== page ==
The Dead Wife’s Handbook – Hannah Beckerman

The Dead Wife's HandbookThis is another review for keepcalmandreadabook from my lovely friend and fellow book lover Jane.

“Rachel, Max and their daughter Ellie had the perfect life – until the night Rachel’s heart stopped beating. Now Max and Ellie are doing their best to adapt to life without Rachel, and just as her family can’t forget her, Rachel can’t quite let go of them either. Caught in a place between worlds, Rachel watches helplessly as she begins to fade from their lives. And when Max is persuaded by family and friends to start dating again, Rachel starts to understand that dying was just the beginning of her problems…”

Rachel dies on her 36th birthday. One minute she’s enjoying a romantic dinner with her husband Max; the next, she’s dead.

Now Rachel finds herself in a hazy, in-between place, totally alone but fully aware of who she is and what she’s lost. To make it worse, the whiteness that now surrounds her sporadically parts, dropping her back – unseen and unheard – into Max and their daughter Ellie’s lives, where Rachel must observe them as they struggle on without her.

Narrated entirely from Rachel’s perspective, that of the dead wife, the book is divided up into 7 parts, all named for the different stages of grief: shock, denial, anger, bargaining, depression, testing and acceptance. And it’s not just the family Rachel has left behind who must traverse all of these feelings; Rachel must also run the gamut of grief.

Beginning on the first anniversary of her death, we join Rachel at the point when Max finally succumbs to the pressure from friends and family and starts to date again. After some cringeworthy dates, he meets the beautiful Eve, and the book builds as their relationship develops and Rachel’s heart beaks.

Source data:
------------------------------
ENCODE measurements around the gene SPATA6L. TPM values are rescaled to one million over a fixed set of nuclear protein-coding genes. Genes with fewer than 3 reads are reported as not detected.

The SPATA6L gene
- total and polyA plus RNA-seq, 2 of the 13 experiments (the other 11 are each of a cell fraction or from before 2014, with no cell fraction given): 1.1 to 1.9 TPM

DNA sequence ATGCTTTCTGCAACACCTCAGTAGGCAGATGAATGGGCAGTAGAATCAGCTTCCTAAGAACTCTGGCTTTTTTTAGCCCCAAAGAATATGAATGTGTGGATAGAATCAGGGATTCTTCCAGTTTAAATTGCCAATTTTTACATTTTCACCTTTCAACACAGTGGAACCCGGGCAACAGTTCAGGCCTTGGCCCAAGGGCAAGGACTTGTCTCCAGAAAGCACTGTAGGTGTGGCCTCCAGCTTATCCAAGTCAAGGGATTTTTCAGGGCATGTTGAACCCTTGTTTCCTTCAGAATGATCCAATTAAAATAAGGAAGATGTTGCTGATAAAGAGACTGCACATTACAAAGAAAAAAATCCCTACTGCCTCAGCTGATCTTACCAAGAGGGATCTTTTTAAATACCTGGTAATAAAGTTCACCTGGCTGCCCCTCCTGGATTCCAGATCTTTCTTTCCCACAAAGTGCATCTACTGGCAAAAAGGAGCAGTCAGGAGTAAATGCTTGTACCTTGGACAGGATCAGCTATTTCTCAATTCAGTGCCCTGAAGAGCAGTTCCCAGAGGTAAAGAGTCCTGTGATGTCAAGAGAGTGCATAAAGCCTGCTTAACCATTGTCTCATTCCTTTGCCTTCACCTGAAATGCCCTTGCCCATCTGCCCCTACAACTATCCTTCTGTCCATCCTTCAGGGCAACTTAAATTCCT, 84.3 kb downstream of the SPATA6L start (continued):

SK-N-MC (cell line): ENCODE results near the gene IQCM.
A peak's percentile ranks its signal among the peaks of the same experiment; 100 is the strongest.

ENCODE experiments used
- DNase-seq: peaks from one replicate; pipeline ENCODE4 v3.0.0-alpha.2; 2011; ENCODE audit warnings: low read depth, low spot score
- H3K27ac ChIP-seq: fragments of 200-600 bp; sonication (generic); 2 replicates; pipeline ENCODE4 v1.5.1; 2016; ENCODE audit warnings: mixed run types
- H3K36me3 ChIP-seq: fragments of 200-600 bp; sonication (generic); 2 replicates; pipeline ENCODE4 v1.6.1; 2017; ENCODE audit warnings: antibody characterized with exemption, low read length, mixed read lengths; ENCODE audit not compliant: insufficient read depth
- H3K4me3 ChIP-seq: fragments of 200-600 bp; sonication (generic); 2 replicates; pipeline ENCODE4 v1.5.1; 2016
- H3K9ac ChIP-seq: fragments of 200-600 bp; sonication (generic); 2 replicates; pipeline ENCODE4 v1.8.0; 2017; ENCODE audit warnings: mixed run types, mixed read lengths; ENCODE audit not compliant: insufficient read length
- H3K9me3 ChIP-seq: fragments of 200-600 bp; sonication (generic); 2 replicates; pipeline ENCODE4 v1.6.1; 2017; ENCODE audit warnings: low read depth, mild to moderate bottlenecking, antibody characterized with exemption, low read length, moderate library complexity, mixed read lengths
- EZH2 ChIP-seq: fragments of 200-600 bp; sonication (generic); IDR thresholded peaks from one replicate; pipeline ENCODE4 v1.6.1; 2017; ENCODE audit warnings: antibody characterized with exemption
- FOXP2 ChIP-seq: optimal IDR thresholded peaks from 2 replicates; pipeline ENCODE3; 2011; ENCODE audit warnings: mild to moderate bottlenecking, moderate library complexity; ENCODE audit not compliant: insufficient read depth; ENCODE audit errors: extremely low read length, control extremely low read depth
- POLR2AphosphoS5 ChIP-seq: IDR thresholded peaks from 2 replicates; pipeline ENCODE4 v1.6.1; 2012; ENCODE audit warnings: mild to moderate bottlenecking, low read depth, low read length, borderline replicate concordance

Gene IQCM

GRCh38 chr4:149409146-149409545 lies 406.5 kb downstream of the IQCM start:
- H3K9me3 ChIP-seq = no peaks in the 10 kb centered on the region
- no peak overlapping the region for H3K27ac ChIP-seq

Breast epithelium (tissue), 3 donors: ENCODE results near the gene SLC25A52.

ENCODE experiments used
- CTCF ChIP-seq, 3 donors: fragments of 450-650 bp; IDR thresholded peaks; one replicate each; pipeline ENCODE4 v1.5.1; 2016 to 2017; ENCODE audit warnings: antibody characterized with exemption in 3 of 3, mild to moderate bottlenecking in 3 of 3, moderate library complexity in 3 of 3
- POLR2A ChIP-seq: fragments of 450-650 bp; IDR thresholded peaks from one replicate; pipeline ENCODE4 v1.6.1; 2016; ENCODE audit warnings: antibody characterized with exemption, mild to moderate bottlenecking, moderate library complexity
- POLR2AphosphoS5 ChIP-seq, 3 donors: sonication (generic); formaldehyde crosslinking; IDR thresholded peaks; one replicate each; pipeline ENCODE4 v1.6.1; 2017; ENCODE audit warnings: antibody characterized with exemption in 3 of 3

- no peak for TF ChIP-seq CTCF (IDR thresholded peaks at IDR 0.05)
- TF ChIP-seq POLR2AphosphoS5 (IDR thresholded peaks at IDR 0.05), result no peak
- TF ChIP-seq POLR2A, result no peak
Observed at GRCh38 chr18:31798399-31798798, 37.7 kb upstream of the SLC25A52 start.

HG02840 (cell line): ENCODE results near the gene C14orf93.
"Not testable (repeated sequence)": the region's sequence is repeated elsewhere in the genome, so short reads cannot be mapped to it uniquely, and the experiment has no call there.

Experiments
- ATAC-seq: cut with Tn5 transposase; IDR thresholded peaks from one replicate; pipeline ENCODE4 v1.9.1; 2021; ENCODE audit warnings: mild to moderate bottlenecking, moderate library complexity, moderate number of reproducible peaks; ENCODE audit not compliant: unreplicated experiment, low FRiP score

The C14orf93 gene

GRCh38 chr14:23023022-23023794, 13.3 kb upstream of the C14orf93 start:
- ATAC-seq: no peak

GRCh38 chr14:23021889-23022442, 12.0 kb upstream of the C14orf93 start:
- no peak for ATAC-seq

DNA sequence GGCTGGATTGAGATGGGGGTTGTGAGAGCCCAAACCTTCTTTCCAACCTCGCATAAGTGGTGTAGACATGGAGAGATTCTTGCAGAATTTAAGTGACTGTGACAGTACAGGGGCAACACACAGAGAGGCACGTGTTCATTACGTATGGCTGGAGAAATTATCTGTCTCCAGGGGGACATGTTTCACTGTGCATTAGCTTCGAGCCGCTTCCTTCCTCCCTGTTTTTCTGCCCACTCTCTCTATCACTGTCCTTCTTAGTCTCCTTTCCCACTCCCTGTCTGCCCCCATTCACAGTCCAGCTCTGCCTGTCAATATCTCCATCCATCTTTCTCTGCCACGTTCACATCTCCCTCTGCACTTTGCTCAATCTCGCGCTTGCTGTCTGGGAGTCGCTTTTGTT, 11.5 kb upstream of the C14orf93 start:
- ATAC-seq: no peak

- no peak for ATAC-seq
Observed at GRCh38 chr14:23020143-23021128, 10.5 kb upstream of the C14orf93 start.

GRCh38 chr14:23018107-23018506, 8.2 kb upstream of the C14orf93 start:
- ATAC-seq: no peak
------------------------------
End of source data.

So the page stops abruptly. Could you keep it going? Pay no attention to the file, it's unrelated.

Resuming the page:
The book touches upon different types of grief, but is also the story of a mother’s love for her child; Rachel for Ellie, Eve for the children she might never have, Rachel’s mother for the daughter she has lost and the granddaughter she fears will be lost if Max remarries.

There are some heartbreaking moments, such as Max’s first night with Eve and the scene when Ellie and Max finally sort Rachel’s possessions, deciding what to keep and what to throw away, and all set against the background of Rachel realising that as an unseen, unheard presence she can only watch as their lives move on without her.

This is a book about death and so it’s quite a maudlin read, even with the heartwarming moments. I can see that for anyone who has lost someone close, this could be very emotive read. I didn’t feel that that the dialogue always worked well – the over repetition of the words ‘Mummy’ and ‘Munchkin’, which pepper much of Ellie’s and Max’s conversations, can grate. Having said that, I enjoyed the development of the story and the premise that life, ultimately, goes on.

The book has a beautiful cover – embossed and striking. I got a sense of a Richard Curtis-style film while reading this. It’s bittersweet but ultimately redeeming.

Many thanks to Jane for the review, and Penguin for the review copy.


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